Having faced rejection from an abusive father, abandonment from an abusive husband, and then betrayal by a boyfriend she thought was the "real deal," Becky asked "What's wrong with me?"

But Becky, as many of us do, was asking the wrong question. The question is sometimes not "What is wrong with me?" but "What is wrong with this representation of 'love'?"

At the root of our hurts, as women, is what I call "distorted love." We thought it was real, but then we were burned. We trusted it as love, but discovered it was manipulation. Sadly it can take several years, multiple relationships, and countless scars to finally realize that true and perfect love exists only in the One who is truly perfect: Jesus Christ.

So how did we get this way? If we know in our heads that God's love is perfect, how do we fall for the imposters? It is ingrained in us, as women, to long for love and the happily-ever-after we’ve heard about since we were little girls. We learn from a young age that “love” is something that is wonderful to feel. And so we long for it. As we grow older, we interpret “love” when someone notices us, is kind to us, or desires us, physically. And for a moment what we perceive as love may feel wonderful. Yet the moment that professed love is withheld, withdrawn completely, or used to manipulate us, it becomes the most painful thing we’ve ever experienced.

We all have a story of careless, imperfect or distorted love. For some it was a critical or emotionally distant mother. Others have experienced distorted love through an absent or abusive father. Maybe yours was the rejection by someone who said they loved you, or a betrayal by someone you trusted.

Unfortunately in this world, in order to understand perfect, selfless love, we sometimes have to see (or worse yet, experience) its opposite. But hindsight offers us a valuable perspective. When we experience something far from God's intended idea of love, we can readily see the contrast, especially when held up against the perfect track record of a loving God.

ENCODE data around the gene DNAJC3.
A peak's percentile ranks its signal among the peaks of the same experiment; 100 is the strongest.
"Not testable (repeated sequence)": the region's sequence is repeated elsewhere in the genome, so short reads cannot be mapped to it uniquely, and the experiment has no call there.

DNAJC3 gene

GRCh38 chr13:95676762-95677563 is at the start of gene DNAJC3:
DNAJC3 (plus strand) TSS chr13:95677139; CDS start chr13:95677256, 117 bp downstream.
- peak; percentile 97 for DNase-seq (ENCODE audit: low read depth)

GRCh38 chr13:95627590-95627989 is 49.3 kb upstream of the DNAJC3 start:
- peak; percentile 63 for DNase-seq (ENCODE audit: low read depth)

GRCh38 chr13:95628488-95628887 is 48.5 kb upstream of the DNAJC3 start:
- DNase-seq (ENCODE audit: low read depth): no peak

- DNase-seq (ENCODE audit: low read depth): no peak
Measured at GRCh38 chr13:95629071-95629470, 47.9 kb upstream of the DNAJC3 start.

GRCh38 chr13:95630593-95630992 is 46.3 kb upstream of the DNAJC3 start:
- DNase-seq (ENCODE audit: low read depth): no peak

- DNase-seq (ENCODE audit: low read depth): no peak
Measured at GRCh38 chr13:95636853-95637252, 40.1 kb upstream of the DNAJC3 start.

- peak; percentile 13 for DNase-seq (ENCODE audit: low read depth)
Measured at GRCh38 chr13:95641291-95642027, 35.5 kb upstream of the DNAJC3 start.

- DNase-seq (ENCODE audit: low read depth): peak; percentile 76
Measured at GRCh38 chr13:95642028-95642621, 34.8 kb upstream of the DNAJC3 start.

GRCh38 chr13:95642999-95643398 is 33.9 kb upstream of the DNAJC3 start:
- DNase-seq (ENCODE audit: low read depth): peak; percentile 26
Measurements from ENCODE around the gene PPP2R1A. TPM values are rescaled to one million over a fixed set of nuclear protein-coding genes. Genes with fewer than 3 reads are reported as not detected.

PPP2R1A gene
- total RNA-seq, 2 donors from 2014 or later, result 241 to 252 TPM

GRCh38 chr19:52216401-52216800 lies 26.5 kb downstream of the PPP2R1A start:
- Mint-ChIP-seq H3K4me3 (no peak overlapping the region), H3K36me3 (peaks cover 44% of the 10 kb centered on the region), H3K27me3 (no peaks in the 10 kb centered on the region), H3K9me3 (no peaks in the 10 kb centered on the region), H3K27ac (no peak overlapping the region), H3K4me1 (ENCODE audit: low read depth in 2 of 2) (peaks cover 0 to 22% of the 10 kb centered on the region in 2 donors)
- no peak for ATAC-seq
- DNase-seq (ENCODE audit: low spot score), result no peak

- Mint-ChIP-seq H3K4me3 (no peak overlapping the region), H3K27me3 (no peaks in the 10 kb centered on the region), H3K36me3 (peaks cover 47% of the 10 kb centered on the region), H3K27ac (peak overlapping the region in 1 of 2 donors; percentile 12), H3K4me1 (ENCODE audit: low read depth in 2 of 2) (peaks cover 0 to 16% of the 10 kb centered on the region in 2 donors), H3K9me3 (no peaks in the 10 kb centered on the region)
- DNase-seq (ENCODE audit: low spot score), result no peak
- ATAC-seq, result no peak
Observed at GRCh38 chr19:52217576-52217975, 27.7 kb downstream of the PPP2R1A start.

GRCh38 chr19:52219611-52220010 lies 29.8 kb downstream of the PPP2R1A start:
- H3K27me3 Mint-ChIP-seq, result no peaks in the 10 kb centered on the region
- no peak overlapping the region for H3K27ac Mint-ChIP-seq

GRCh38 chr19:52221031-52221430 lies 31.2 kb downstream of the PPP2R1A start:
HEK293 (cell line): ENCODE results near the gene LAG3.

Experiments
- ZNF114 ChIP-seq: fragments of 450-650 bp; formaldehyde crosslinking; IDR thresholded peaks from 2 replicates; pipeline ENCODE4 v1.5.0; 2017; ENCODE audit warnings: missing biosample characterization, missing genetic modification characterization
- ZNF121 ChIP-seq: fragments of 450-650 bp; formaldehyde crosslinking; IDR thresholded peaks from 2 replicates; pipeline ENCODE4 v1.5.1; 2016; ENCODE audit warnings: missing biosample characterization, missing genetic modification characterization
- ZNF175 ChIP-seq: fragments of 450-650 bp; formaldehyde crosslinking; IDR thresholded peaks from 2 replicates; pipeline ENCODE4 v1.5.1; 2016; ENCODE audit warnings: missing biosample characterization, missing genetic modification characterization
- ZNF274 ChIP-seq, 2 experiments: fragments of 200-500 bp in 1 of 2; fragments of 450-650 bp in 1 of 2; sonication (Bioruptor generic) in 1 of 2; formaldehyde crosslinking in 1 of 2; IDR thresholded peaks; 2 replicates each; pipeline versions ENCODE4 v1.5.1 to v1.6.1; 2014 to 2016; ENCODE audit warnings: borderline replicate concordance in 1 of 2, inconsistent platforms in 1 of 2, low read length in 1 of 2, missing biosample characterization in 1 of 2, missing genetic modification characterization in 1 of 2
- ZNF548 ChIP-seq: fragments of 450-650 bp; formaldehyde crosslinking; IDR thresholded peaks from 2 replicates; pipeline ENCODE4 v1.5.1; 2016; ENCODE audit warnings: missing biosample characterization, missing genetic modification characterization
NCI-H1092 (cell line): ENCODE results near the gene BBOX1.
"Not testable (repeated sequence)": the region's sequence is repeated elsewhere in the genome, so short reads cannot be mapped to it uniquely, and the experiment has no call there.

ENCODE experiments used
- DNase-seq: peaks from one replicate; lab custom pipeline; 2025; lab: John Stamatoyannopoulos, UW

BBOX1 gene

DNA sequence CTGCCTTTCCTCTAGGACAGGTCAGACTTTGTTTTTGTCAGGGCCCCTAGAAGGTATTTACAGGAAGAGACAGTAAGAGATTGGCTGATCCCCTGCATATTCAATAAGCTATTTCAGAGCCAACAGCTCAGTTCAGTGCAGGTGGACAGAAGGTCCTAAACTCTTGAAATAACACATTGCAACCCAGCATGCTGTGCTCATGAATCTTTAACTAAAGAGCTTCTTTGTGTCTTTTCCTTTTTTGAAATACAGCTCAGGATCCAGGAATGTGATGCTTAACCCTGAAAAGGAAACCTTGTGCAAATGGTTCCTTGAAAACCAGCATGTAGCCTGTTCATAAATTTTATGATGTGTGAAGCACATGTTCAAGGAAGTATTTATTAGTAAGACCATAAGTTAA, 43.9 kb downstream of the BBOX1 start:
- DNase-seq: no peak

God created the marriage relationship to illustrate to us the kind of love and intimacy He wants to share with His people. God told His people in Isaiah 54:5 "For your Maker is your husband, the Lord of hosts is His name….” God has been a perfect husband to us, providing for us, nurturing us, protecting us and faithfully loving and forgiving us time after time.

God wants to experience from us the response of a faithful wife – a trust, singularity of commitment, and faithfulness that lasts for eternity. God, throughout the Old Testament, accused His people of adultery when they pursued and worshipped false, foreign gods. And in the New Testament, He calls those who are trusting His Son for their forgiveness and eternal life His “bride” and He will one day share with us a wedding feast (Revelation 19:9). The examples are all over Scripture. God has pursued us like a bridegroom pursues his beloved bride. And He has demonstrated to us what unconditional, sacrificial love looks like that marriages here on earth should be expressing and experiencing. God even prepared a “happily-ever-after” for us to experience with Him someday (John 14:3). But the problem is that, in our humanity, in our longing for something temporal that feels good, we tend to look for love in all the wrong places. During my early adulthood, I looked unsuccessfully to a boyfriend, and eventually to my husband, to fill me completely, to show me perfect, unconditional godly love, and to bind up my hurts and heal my insecurities. My rude awakening came after I married a man studying for the ministry. How could he not be the perfect husband? How could he not love me perfectly? Well, he is a good man. He is full of integrity. He loves the Lord. And he sure does try to love me as I need to be loved. But he’s not perfect. He’s not sinless. He’s not Jesus.